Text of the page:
Collab Alert: Pierre Frey x India Mahdavi

She’s the design maven behind some of the world’s most drool-worthy of interiors, from chic Parisian boutiques to London’s hottest dining spots. So itshould come as little surprise that India Mahdavi’s first fabric collection has sent the industry a little gaga.

Launching with textile scion Pierre Frey— grandson of the founder of the French fabric house —her True Velvet linefeatures 80 solid shades complemented by striking geometric prints across cotton velvets that allowfor the richest, most sumptuous display of style.

Recognised as the "Queen of Colour",India Mahdaviset about creating a polychrome collection that would illuminate interiors. With velvet as the perfect vehicle forcarrying luminous deep colour, Mahdavi'shallmark palette of succulent shades and love of geometric patterns are bothevident in the prints and hues in her debut textile collection. The collectionboasts nearly 80 shades of velvet, as well as two geometric prints.

Think grayed lavenders, caramel browns, sulfurous yellows, and the samepistachio greens she used for theLadurée tea house in Geneva, and thedusty pinks used for the ravishingly rosy restaurant design for the Gallery at Sketch in London.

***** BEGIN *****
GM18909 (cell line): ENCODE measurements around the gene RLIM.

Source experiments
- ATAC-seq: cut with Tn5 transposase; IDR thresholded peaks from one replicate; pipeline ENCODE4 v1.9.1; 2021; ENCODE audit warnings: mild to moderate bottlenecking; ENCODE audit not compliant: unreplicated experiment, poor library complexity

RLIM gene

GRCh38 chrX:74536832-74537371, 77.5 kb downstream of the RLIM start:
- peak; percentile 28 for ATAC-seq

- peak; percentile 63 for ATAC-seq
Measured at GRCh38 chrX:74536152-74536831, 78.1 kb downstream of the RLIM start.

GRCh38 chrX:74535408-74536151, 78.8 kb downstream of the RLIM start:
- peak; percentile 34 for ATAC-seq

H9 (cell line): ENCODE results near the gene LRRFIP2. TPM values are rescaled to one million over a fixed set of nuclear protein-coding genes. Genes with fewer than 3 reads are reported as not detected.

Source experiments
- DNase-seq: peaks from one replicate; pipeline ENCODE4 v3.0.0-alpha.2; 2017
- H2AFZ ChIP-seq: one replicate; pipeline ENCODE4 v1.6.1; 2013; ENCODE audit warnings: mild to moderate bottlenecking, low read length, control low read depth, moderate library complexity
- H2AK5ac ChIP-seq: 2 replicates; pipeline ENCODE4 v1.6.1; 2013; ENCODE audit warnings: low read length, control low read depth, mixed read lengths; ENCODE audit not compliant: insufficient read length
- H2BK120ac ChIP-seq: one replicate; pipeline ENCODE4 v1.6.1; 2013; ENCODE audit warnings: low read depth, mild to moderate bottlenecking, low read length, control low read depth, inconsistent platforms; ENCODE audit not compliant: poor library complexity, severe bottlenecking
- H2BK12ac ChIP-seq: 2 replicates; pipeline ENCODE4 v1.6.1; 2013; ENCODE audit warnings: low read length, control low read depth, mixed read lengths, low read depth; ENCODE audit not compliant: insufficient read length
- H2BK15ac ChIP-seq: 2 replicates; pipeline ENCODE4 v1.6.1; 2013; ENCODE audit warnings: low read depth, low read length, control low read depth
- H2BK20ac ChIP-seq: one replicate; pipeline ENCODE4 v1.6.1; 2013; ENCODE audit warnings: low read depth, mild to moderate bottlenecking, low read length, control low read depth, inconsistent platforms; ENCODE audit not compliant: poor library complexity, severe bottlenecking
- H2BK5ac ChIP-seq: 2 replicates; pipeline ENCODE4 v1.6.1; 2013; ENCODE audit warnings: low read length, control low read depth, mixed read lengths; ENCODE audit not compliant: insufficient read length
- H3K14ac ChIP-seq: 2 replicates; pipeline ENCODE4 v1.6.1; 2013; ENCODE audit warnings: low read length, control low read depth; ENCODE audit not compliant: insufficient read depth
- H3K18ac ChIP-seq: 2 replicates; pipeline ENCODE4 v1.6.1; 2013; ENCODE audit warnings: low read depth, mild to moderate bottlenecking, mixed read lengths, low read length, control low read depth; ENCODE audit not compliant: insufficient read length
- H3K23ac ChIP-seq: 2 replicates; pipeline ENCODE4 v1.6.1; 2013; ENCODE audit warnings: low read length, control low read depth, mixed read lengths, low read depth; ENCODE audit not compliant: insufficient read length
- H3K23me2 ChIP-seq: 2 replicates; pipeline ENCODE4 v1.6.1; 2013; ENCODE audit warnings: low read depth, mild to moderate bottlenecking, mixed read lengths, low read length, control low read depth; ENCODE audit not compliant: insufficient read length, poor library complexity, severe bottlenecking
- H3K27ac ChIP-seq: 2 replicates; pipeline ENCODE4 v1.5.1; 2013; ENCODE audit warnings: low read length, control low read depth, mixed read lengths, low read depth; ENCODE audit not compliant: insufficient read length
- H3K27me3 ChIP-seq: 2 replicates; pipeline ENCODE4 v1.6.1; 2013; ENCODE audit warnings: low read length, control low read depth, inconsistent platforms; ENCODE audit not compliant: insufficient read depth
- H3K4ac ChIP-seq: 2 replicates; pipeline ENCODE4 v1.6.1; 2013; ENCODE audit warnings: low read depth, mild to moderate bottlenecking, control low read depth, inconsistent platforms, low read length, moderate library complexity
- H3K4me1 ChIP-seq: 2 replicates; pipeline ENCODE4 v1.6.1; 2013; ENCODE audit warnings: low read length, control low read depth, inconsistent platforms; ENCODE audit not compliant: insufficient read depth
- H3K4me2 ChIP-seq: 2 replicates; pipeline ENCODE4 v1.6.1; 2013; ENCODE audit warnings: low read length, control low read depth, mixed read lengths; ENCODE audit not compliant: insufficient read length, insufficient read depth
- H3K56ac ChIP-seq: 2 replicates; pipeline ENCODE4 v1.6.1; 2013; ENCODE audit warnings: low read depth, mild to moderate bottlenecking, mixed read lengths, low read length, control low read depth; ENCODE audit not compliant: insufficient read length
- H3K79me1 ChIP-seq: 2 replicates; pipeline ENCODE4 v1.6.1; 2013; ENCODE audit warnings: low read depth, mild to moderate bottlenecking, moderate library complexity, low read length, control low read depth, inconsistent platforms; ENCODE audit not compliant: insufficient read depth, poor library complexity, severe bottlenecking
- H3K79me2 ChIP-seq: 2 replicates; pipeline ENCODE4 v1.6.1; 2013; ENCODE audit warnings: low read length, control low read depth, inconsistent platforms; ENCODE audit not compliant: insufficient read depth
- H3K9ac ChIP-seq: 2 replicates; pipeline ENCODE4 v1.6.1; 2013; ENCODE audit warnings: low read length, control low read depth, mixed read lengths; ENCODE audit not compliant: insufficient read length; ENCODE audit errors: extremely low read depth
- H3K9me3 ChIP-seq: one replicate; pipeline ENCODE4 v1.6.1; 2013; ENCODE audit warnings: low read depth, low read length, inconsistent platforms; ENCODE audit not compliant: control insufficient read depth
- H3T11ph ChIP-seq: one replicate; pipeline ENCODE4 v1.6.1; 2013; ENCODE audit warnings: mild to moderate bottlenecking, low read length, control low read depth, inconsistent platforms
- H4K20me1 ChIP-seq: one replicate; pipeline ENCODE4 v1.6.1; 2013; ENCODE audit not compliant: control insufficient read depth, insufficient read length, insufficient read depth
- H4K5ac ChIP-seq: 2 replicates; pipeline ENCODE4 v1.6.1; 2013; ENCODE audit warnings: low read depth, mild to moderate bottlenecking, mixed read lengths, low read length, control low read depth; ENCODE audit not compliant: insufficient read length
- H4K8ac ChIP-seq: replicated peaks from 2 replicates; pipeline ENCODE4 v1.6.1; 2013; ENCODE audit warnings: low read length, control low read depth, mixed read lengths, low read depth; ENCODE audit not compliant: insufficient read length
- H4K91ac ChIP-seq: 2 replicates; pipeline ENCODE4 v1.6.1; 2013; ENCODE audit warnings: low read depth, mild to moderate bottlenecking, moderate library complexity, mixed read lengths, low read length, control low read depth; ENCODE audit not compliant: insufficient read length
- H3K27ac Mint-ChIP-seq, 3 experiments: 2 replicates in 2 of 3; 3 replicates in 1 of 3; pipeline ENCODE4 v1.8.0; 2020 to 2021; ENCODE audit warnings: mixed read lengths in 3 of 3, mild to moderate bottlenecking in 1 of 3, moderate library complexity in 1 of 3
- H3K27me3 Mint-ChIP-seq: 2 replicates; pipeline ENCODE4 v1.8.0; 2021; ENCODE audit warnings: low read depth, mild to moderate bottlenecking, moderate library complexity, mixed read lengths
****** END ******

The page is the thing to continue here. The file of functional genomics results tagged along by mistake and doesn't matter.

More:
The sumptuous texture of velvet was the main inspiration behind this project as the fabric has a very sensual touch, and also allows for bright and rich colours.Since Mahdavi wanted the fabrics to be useful as well as eye-catching, True Velvet offers two fibers (cotton or mohair), three motifs (plain, as well as printed stripes and diamonds), and three textures: Fine, Medium and Bold.

Lotte Brouwer

Lotte is the Digital Editor for Livingetc, and has been with the website since its launch. She has a background in online journalism and writing for SEO, with previous editor roles at Good Living, Good Housekeeping, Country & Townhouse, and BBC Good Food among others, as well as her own successful interiors blog. When she's not busy writing or tracking analytics, she's doing up houses, two of which have features in interior design magazines. She's just finished doing up her house in Wimbledon, and is eyeing up Bath for her next project.